Massiel is something of a squatinid sleuth, aiming to decipher whether the Northeast Pacific’s only angel shark species – the Pacific angel shark – has a cryptic, endemic (found nowhere else in the world) counterpart in the Gulf of California. Using mitochondrial DNA and genetic analyses, Massiel hopes to look at differences in Pacific angel sharks from the Gulf of California, and Baja California, and to look at the genetic structure of the population within the Gulf. Doing so is key understanding whether special management is required, especially since the long-lived, slow-growing Squatinidae (angel sharks) are susceptible to overfishing and extinction.
A love for the sea and its creatures has been part of me ever since I can remember. I grew up on an island, very close to the coast, and as a child I adored diving with my father and seeing for myself the wonders of the underwater world. As time went by, my interest in the mysteries of the sea increased and prompted me to become a biologist. While studying for my Bachelor’s degree in biology at the University of Havana in Cuba, I began to research population genetics and its application to the conservation of waterbirds. The...
To test how Pacific angel sharks from the Gulf of California and from the western coast of Baja California differ genetically and morphologically and to evaluate the genetic diversity and phylogeographic structure of these angel sharks in the Gulf of California.
The Pacific angel shark Squatina californica is the only squatinid that occurs in the north-eastern Pacific, but some studies suggest that populations from the Gulf of California constitute a cryptic endemic species. This project aims to clarify this taxonomic issue and will also evaluate the species’ genetic diversity and phylogeographic structure. This information will be important in defining evolutionarily significant units that require special attention for conservation, as well as units that could potentially be managed for sustainable fishing.
Although Squatina californica is the only angel shark species that occurs in the north-eastern Pacific, morphological, reproductive and genetic studies suggest that the population inhabiting Mexico’s Gulf of California differs from the populations in the rest of the species’ range. However, the areas sampled by these studies were limited and not enough evidence was explored to demarcate accurately the species’ boundaries. In addition, it is interesting to test to what extent the temporal and spatial oceanographic variations that characterise the Gulf of California have affected the differentiation of its population. To this end, the gulf has been divided into four eco-regions – open gulf, lower gulf, islands and upper gulf – based on their ecological diversity. This diversity has led to genetic differentiation in benthic species, including elasmobranchs. The Pacific angel shark is classified as Near Threatened on the IUCN’s Red List of Threatened Species, but some authors have emphasised the high extinction risk of members of the Squatinidae family, given their morphology and life history (slow growth, late sexual maturity at about 10 years, long gestation period and limited dispersal). Also playing a role is the fact that their shallow and mainly coastal demersal habitats are increasingly being altered and degraded as a result of anthropogenic pressures. In addition, squatinids are heavily exploited, with hundreds of tons having been caught between 2005 and 2016.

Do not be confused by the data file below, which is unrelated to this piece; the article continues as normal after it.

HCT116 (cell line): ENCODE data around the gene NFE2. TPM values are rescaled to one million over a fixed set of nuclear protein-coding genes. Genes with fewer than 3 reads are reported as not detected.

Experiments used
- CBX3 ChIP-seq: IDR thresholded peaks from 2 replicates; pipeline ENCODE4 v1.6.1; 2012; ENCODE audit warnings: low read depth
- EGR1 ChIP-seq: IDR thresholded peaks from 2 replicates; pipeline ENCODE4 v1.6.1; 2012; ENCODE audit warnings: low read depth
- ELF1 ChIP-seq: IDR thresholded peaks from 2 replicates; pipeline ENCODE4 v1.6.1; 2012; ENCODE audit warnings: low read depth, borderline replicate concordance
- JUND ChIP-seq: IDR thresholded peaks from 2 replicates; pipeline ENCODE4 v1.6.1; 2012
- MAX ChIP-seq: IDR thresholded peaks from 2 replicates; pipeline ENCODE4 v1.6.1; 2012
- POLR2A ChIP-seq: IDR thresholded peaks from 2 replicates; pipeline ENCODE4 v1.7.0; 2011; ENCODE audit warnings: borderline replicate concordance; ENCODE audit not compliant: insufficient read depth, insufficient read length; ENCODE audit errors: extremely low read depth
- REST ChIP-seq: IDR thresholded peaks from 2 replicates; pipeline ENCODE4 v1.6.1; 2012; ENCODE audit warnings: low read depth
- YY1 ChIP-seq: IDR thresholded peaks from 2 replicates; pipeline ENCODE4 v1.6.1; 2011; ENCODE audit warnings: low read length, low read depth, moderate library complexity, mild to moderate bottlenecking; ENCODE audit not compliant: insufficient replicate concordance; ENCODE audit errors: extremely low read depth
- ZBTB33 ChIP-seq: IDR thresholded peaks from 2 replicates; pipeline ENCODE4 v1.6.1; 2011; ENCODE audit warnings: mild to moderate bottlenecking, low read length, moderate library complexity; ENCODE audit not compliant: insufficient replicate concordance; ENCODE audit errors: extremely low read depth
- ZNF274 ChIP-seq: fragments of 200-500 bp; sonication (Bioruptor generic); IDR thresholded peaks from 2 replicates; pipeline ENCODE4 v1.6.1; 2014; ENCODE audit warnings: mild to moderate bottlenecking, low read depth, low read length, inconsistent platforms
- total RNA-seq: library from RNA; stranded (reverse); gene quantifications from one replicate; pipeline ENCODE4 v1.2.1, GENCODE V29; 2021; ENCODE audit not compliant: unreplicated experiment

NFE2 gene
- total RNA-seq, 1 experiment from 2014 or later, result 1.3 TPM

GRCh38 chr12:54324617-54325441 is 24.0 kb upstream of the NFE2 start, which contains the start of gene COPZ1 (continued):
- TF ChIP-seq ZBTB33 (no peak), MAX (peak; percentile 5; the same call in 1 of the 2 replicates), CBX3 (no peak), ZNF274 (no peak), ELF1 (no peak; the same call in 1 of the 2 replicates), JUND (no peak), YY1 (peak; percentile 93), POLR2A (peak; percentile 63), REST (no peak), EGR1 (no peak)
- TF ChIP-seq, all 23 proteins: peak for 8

Anna is collecting genetic information from white shark fin clips to assess this species’ population size in South Africa. Using close-kin mark-recapture analysis instead of traditional methods, she hopes to provide an accurate account of South Africa’s white shark population size. She also aims to develop a monitoring protocol that can use genetic samples collected during shark net and drumline patrols by the KwaZulu-Natal Sharks Board. This information is needed in South Africa, where the conservation of a protected species is balanced against concerns about bather safety, and where sharks are caught in bather protection gear.
Faqih is filling the gaps in the scant knowledge of giant guitarfish in Java’s Karimunjawa National Park marine protected area (MPA). Karimunjawa is located near Northern Java’s main fishing grounds, but evidence of giant guitarfish caught in some of the use-zones of the MPA hints that the park may be a sanctuary for the species. Managing giant guitarfish in Karimunjawa requires species-specific information.
Faqih’s project is a socio-ecological one to help inform management and draws on new information about relative abundance and distribution, historical occurrence and fishing pressures to paint a contemporary picture of the species in the park.
Cindy wants to know if bonnethead sharks in the Eastern Pacific constitute a third, cryptic species. The Bonnethead complex need clarification in all its distribution range, and Panama is a key country to solve this question since we have the Caribbean sea and the Pacific Ocean. By collecting fin clip samples to compare species at the genetic level and collecting specimens to compare how they look (morphology), Cindy hopes to resolve the taxonomy of Sphyrna tiburo vespertina – that is, whether it’s a cryptic third species for bonnetheads in the region. Her information can help update the IUCN Red List for bonnetheads and improve fisheries policies in Latin America where bonnethead sharks are commonly caught.